Historic England has funded two projects exploring the experiences of NHS nurses through the decades, to coincide with the health services turning 75.
The two projects are the latest to be funded through its Everyday Heritage Grants: Celebrating Working Class Histories.
A digital exhibition, which will coincide with the NHS @ 75 commemorations, sees nurses who have worked at Guy’s and St Thomas’ Hospital in London, the birthplace of nursing, record accounts of their experiences before, during and after the Covid-19 pandemic.
Titled ‘Moments of Grace’ and available online, it presents a nurse’s 24-hour presence in the hospital and out in the community into a circular composition, punctuated every hour by original music composed by Nicole Robson.
Fifty modern nurses and midwives feature in the installation, including those still at Guy’s and St Thomas’ Hospital. It also includes accounts of nurses from the past associated with St Thomas’ such as Mary Seacole, Kofoworola Abeni Pratt, Cecily Saunders, Naomi Mitchison (whose great-granddaughter is leading the project) and Florence Nightingale, represented by archive footage and performance.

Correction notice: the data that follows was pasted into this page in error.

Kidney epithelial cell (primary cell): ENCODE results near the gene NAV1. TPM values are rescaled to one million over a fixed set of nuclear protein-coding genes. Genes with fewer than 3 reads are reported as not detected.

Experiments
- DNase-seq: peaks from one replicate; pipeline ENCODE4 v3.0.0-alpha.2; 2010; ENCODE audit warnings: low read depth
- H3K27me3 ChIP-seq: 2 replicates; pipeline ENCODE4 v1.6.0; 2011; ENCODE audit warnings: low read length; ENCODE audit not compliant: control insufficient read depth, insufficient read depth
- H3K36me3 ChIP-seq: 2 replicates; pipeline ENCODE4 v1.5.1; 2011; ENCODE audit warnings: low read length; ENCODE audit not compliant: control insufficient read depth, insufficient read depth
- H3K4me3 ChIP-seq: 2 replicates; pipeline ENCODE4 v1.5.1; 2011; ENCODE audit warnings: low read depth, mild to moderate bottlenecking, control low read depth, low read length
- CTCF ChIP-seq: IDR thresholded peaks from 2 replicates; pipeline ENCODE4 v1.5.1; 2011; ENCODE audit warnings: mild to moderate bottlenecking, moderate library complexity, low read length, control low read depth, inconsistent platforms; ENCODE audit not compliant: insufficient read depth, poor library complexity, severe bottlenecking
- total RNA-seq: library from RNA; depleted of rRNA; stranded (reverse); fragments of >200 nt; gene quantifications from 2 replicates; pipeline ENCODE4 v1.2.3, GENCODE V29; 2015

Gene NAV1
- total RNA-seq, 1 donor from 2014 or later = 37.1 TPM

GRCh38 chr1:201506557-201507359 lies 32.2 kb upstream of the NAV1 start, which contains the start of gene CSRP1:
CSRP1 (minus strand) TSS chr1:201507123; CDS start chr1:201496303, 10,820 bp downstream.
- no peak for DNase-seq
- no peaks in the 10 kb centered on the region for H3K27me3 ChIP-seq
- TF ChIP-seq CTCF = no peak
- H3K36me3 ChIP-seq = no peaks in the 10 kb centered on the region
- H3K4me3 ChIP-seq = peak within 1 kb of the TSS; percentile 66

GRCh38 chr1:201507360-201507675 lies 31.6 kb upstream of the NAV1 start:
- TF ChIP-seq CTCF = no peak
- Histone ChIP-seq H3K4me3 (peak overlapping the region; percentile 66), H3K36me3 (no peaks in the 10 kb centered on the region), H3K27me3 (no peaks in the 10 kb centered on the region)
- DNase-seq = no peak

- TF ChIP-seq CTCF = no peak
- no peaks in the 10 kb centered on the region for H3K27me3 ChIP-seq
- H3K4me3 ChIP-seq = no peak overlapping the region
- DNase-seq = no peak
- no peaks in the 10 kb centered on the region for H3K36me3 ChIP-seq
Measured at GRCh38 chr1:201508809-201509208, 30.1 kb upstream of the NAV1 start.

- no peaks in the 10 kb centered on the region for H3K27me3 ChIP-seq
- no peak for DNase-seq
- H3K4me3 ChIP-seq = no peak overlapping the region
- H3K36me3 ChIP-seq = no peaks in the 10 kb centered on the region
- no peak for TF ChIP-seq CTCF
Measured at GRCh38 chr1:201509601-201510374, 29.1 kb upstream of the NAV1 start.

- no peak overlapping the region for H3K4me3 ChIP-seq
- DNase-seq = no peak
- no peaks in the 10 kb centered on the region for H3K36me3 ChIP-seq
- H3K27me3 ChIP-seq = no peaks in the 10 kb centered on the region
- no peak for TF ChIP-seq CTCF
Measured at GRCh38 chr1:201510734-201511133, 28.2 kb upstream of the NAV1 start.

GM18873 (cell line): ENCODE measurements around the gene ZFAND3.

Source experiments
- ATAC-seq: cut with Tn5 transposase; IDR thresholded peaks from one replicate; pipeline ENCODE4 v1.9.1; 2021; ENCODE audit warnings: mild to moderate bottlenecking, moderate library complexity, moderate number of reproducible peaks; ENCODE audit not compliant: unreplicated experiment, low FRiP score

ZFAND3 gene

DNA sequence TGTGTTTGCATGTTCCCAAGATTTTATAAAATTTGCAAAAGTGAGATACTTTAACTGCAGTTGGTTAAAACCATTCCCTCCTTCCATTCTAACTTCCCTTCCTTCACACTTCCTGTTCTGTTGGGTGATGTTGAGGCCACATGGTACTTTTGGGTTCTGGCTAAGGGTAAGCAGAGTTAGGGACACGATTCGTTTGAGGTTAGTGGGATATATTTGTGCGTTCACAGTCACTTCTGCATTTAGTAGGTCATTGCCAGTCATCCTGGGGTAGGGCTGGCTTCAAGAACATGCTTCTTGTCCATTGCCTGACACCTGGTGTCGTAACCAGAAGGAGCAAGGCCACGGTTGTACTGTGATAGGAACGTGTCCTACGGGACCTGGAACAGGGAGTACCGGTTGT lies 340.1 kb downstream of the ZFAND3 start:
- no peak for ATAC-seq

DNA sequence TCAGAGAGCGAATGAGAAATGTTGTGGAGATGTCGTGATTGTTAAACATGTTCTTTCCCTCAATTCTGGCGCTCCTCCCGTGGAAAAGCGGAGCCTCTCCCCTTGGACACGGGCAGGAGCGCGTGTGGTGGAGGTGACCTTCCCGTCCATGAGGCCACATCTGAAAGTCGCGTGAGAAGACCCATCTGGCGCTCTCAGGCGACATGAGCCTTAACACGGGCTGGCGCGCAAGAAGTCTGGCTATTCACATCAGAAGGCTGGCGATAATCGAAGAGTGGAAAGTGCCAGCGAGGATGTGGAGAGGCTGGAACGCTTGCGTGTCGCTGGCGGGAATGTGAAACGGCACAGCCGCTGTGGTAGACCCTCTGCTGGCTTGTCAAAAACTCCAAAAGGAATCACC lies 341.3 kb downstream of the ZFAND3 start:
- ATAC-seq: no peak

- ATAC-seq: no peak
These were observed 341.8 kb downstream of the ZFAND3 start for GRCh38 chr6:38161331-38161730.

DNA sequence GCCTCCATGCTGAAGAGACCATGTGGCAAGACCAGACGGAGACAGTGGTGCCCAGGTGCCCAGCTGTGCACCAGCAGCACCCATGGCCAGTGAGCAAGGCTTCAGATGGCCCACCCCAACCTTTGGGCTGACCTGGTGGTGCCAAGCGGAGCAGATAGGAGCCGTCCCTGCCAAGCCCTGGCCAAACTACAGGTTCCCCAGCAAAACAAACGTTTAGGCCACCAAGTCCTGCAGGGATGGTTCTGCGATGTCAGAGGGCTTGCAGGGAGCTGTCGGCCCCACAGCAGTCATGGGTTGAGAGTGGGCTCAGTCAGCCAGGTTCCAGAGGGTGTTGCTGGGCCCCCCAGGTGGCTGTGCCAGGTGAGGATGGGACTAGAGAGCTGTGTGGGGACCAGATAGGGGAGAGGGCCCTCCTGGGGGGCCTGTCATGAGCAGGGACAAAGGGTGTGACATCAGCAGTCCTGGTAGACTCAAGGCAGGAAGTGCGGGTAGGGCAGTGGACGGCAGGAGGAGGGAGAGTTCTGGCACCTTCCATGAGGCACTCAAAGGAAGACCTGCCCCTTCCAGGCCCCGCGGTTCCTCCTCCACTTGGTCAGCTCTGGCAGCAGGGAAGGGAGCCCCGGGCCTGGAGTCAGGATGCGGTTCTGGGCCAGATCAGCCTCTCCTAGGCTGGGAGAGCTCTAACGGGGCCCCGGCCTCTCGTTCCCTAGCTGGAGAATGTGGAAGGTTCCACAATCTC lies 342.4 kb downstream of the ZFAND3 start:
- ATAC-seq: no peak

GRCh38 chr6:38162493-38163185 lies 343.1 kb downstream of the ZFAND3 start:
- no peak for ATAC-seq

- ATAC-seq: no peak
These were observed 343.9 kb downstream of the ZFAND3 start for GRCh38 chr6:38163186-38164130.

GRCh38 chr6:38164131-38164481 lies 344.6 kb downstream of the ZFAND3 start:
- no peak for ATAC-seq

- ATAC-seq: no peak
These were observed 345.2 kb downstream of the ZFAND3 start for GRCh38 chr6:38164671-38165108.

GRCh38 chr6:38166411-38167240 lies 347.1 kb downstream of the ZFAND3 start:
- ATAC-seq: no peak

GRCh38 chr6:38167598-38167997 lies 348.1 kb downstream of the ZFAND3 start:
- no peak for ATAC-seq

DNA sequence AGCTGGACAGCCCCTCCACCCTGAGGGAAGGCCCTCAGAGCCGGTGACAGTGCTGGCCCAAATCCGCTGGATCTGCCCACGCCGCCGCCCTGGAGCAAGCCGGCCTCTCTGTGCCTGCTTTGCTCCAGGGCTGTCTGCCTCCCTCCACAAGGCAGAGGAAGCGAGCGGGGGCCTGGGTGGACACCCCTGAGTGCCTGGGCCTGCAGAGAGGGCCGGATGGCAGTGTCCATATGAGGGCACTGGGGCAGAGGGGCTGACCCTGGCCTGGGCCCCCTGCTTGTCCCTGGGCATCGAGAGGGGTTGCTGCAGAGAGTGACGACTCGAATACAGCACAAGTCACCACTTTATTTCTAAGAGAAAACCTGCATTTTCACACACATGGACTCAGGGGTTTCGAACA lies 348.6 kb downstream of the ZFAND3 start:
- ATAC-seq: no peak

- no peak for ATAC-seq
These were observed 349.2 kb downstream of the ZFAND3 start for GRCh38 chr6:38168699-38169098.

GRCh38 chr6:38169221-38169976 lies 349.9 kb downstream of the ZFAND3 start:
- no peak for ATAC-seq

A planned permanent 24-hour physical sound and light installation is to be installed at the hospital next year. An alcove within the Grade II listed Central Hall will be created so that visitors can hear NHS workers’ stories, field recordings of nurses at work and original music.
This will be open for the public as well as hospital staff and patients in 2024.
At Glenside Hospital in Bristol is its second funded project, ‘Answering the Call’. The exhibition will see volunteers use sewing to create a tapestry of nurses’ uniforms featuring stitched quotes, highlighting the experiences of nurses from the Commonwealth who came to the UK with the arrival of HMS Windrush and other ships from July 1948 onwards to work for the NHS.
Through the project, a collection of oral histories and photographs from people who worked at Glenside Hospital have been gathered together for the first time. The new interviews and photographs have been donated by nurses who worked at the hospital in the 1960s, representing those who ‘answered the call’ of the British Government for people from the Commonwealth to come to the UK to address shortfalls in the workforce in the aftermath of the Second World War.
The project will culminate in an exhibition at Glenside Hospital Museum in December 2023, which will tour by invitation to other locations.